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What Can Health Providers Do?

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What can health providers do?

Providers who do not address sexuality in counseling or services may rely on assumptions that do not reflect a client's situation and may even put a client's health and safety at risk. When providers ask clients about sexual behavior, about the number and gender of their partners, and about contraceptive decision making, they can help clients choose methods that are compatible with their sexual practices, thus increasing the likelihood of satisfaction and continuation.

With the onset of the AIDS pandemic, failure to provide education about sexually transmitted infections (STIs) poses a life-threatening risk to clients. Since the risk of STI transmission is greater from men to women than from women to men, the female client is at increased risk simply because of her anatomy and physiology.

By talking about sexuality with clients, providers can often identify health risks that otherwise would have been missed-risks that the client can take into consideration when making reproductive health decisions.


Understand how personal values affect responses to clients

Providers must first understand that their own comfort, knowledge, and values influence the counseling and services they provide.

Providers should ask themselves these questions:

  • Can I openly and knowledgeably discuss sexual functioning and response -- including the ways contraception relates to sexuality?
  • Do I avoid asking or answering certain questions because they make me uncomfortable?
  • Do I make assumptions that may be incorrect or detrimental to the client?
  • Does my disapproval of reproductive and sexual behaviors affect the way I counsel and deliver services?
  • Can I recognize the signs of sexual violence? Am I sensitive and effective when talking to victims of sexual violence?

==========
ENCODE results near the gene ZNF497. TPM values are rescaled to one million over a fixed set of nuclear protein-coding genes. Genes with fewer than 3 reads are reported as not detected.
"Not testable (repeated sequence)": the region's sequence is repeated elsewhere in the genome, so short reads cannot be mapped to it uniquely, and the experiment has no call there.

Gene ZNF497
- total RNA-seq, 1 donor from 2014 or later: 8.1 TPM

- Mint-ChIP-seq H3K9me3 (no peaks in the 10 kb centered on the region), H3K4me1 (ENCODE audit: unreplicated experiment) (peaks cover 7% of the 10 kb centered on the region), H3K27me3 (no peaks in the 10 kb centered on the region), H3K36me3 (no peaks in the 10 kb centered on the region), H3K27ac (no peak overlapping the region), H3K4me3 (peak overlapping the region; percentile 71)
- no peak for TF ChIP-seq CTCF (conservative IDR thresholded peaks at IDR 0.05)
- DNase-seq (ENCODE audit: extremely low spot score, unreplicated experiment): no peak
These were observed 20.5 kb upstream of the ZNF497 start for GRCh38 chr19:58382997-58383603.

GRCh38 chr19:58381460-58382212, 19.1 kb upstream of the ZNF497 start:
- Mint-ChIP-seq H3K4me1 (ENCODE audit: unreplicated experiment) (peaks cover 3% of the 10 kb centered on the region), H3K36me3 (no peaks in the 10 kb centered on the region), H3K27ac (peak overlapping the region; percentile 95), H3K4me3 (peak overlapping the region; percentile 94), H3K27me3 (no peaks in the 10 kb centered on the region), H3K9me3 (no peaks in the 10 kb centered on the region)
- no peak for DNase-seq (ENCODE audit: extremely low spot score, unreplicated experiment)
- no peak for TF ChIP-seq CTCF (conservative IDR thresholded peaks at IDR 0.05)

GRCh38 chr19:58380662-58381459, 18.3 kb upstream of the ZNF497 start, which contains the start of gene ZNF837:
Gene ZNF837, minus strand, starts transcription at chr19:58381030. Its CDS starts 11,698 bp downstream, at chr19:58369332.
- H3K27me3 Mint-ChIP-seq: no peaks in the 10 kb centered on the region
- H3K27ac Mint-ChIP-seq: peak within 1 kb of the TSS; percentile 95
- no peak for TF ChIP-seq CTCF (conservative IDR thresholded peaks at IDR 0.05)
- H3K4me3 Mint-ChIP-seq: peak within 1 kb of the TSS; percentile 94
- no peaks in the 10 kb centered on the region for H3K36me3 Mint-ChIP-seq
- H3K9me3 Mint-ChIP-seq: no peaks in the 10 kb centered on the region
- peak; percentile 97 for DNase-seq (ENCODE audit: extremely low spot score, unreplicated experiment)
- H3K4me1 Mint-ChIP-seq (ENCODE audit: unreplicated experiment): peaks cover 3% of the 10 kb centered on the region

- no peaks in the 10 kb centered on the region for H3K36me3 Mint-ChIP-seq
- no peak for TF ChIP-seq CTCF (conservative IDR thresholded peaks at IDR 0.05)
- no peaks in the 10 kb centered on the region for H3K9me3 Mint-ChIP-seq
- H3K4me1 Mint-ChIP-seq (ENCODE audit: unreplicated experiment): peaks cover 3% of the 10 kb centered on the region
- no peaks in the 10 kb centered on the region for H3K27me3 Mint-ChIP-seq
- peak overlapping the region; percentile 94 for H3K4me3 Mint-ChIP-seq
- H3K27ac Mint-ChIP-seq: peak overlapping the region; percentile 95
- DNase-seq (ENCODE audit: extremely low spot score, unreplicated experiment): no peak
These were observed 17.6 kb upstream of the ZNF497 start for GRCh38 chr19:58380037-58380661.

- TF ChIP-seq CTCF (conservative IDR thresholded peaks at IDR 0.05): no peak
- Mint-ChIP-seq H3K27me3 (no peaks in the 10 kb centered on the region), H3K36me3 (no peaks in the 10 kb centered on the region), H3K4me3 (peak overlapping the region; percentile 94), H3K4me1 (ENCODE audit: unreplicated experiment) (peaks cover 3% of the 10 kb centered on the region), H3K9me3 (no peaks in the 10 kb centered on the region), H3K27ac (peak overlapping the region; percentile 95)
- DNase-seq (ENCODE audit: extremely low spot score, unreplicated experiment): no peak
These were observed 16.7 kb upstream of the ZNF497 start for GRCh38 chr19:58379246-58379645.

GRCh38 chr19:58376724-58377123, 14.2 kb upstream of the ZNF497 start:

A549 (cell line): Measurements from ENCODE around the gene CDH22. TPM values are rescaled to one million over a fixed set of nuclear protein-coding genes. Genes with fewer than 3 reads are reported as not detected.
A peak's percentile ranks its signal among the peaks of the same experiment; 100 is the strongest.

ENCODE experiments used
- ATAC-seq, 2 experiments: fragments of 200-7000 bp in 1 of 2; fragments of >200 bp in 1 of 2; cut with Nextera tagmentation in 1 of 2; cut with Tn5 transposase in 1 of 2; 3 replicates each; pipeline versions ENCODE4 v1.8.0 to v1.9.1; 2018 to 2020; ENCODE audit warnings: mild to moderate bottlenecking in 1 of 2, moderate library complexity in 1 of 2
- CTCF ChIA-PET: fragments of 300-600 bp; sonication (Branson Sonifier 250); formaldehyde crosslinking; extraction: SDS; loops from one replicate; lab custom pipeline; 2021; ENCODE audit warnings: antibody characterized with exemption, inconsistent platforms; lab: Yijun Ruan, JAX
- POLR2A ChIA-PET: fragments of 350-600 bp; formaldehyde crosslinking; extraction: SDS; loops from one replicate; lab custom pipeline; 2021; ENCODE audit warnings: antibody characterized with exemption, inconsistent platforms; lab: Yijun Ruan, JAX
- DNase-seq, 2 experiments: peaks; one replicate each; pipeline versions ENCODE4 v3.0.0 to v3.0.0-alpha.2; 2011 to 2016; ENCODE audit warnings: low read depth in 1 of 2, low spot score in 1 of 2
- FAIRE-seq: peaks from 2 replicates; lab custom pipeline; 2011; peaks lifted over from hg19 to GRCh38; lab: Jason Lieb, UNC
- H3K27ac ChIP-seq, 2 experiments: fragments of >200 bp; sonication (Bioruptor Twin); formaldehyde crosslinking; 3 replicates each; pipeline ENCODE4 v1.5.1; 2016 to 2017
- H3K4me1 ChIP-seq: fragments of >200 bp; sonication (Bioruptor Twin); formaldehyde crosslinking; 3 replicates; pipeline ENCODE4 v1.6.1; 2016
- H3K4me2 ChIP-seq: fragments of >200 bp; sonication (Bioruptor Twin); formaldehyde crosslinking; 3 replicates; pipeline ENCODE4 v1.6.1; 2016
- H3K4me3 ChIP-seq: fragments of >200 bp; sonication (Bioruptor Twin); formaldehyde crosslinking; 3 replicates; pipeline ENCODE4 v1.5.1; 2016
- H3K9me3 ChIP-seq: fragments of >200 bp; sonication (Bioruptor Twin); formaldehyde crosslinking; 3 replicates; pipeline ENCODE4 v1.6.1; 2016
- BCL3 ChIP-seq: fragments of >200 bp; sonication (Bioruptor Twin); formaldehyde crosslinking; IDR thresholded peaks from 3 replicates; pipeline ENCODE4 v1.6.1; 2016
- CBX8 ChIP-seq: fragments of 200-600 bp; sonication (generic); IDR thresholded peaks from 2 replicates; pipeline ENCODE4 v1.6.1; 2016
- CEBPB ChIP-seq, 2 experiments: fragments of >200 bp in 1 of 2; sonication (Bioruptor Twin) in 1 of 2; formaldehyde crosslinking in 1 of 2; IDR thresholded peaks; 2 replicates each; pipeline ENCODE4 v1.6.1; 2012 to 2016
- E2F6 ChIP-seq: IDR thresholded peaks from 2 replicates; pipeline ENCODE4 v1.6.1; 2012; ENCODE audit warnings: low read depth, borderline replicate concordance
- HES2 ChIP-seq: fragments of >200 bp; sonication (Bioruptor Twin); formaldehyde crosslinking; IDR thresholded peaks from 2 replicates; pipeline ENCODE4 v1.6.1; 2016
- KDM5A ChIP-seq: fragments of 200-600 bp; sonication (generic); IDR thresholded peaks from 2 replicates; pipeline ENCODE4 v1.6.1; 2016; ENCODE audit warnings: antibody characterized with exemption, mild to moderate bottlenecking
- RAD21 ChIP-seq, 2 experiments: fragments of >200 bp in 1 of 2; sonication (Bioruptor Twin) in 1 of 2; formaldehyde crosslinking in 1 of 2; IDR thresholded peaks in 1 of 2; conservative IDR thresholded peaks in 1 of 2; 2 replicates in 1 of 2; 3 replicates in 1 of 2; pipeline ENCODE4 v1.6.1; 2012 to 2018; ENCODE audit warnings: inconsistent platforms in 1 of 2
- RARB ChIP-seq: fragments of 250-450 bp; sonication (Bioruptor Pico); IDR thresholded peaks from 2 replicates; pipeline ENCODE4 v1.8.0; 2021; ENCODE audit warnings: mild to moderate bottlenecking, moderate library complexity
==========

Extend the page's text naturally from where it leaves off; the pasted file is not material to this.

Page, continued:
Training modules can be used to help providers learn more about sexuality and understand how their own values may affect how they respond to clients. For example, AVSC's Family Planning Counseling curriculum includes training activities on sexuality.


Create a comfortable environment

Providers can learn about the concerns of clients by creating an atmosphere that encourages them to speak freely. Privacy and confidentiality should be respected; the client should feel that clinic staff are supportive, respectful, and nonjudgmental.

By talking about sexuality, clients can understand more about themselves, their relationships, and their gender identity. Insights from surveys, group discussions, and counseling sessions can be incorporated into program design.


Be nonjudgmental

When providers speak to clients about sexuality and STIs, they need to do so in a nonjudgmental fashion. Imposing guilt or voicing disapproval rarely helps people deal responsibly with an STI. Providers need to help clients who have STIs learn how to prevent transmission to others and to protect themselves from future infections.

All programs need to help clients determine whether they are at risk of having an STI. One way to do this is use self-assessment, in which clients assess themselves by responding silently to a series of questions.

Self-assessment may be especially appropriate for clients who do not feel comfortable talking about sexual issues or for countries in which cultural prohibitions make open discussion difficult. Self-assessment activities are also a clear sign that the provider respects the autonomy of clients. Researchers are beginning to examine self-assessment techniques to determine their effectiveness as screening tools.


[ || Pregnancy || Informed Choice || Infections and Diseases || Quality of Care || Emerging Issues ]
[ Home | About AVSC | Site index | Publications ]


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